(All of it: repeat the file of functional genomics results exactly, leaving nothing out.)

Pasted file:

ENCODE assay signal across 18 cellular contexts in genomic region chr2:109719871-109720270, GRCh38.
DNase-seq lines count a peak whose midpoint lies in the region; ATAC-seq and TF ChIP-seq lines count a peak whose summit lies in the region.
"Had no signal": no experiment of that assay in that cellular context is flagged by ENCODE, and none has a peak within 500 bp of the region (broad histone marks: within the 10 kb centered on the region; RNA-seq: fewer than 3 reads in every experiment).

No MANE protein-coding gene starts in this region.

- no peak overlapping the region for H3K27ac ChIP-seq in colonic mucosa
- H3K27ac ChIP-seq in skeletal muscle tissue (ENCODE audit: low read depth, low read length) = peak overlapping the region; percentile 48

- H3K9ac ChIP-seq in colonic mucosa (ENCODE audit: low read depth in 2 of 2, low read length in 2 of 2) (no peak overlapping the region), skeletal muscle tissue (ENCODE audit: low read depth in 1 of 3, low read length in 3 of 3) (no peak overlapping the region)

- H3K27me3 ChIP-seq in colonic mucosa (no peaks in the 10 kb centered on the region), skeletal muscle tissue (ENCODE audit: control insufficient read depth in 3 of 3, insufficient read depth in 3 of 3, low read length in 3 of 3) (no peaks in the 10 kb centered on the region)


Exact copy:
ENCODE assay signal across 18 cellular contexts in genomic region chr2:109719871-109720270, GRCh38.
DNase-seq lines count a peak whose midpoint lies in the region; ATAC-seq and TF ChIP-seq lines count a peak whose summit lies in the region.
"Had no signal": no experiment of that assay in that cellular context is flagged by ENCODE, and none has a peak within 500 bp of the region (broad histone marks: within the 10 kb centered on the region; RNA-seq: fewer than 3 reads in every experiment).

No MANE protein-coding gene starts in this region.

- no peak overlapping the region for H3K27ac ChIP-seq in colonic mucosa
- H3K27ac ChIP-seq in skeletal muscle tissue (ENCODE audit: low read depth, low read length) = peak overlapping the region; percentile 48

- H3K9ac ChIP-seq in colonic mucosa (ENCODE audit: low read depth in 2 of 2, low read length in 2 of 2) (no peak overlapping the region), skeletal muscle tissue (ENCODE audit: low read depth in 1 of 3, low read length in 3 of 3) (no peak overlapping the region)

- H3K27me3 ChIP-seq in colonic mucosa (no peaks in the 10 kb centered on the region), skeletal muscle tissue (ENCODE audit: control insufficient read depth in 3 of 3, insufficient read depth in 3 of 3, low read length in 3 of 3) (no peaks in the 10 kb centered on the region)